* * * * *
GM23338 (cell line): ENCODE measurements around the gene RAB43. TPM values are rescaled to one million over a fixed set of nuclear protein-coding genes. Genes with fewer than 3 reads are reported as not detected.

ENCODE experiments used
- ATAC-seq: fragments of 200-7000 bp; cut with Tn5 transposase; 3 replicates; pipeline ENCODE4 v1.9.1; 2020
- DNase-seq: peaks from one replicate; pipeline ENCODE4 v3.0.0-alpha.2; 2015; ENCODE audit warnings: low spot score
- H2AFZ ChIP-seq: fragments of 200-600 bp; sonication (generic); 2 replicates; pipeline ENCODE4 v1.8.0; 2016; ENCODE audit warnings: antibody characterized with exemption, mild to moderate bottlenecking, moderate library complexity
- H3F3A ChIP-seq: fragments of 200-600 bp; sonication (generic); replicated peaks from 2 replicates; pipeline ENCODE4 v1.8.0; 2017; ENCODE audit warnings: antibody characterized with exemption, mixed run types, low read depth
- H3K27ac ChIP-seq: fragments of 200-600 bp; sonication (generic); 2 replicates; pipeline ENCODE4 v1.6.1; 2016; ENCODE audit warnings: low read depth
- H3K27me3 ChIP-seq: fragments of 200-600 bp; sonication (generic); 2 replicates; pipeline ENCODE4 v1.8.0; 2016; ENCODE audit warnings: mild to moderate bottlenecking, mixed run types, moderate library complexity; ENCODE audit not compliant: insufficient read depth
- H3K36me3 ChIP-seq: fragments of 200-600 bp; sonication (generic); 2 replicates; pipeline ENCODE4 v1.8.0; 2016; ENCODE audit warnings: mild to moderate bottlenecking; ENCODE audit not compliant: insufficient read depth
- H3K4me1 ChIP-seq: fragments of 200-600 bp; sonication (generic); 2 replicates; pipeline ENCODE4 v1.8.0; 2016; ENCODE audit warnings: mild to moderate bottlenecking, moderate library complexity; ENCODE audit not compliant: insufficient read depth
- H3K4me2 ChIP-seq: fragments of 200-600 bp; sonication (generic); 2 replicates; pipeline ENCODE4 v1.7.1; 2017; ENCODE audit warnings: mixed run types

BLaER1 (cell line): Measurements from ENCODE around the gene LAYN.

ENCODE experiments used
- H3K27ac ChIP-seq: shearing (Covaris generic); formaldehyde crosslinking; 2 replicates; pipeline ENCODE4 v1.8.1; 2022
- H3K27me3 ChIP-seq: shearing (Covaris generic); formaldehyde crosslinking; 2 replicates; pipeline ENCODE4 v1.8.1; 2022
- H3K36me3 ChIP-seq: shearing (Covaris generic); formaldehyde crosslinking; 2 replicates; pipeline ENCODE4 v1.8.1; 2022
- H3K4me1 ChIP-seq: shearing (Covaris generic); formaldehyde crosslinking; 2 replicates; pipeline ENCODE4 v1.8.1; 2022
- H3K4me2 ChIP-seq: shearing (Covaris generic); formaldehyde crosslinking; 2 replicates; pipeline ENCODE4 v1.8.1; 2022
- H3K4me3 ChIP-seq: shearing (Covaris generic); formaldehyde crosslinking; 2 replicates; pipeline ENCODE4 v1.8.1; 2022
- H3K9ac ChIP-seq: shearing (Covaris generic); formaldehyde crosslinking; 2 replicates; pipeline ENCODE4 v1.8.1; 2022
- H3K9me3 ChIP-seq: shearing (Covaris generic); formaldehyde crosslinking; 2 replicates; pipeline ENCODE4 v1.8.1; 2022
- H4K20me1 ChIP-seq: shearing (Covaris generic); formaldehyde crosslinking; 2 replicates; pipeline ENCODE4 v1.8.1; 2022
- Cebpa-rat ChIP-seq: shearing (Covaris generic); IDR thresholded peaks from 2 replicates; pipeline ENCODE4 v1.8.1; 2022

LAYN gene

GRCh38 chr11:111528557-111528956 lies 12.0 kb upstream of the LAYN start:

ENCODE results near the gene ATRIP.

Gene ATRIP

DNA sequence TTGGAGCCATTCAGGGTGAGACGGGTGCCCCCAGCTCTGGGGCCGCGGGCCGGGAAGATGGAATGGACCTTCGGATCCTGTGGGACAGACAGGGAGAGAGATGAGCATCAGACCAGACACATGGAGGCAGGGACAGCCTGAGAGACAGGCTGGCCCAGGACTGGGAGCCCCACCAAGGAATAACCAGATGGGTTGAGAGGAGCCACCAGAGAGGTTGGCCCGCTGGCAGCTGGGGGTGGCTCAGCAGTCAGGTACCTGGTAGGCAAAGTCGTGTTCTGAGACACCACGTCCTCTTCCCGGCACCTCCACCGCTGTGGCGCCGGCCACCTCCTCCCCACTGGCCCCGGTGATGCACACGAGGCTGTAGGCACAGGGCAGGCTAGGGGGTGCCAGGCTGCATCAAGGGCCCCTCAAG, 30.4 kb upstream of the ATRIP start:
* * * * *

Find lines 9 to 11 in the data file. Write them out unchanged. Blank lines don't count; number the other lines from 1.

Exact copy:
- H3K36me3 ChIP-seq: fragments of 200-600 bp; sonication (generic); 2 replicates; pipeline ENCODE4 v1.8.0; 2016; ENCODE audit warnings: mild to moderate bottlenecking; ENCODE audit not compliant: insufficient read depth
- H3K4me1 ChIP-seq: fragments of 200-600 bp; sonication (generic); 2 replicates; pipeline ENCODE4 v1.8.0; 2016; ENCODE audit warnings: mild to moderate bottlenecking, moderate library complexity; ENCODE audit not compliant: insufficient read depth
- H3K4me2 ChIP-seq: fragments of 200-600 bp; sonication (generic); 2 replicates; pipeline ENCODE4 v1.7.1; 2017; ENCODE audit warnings: mixed run types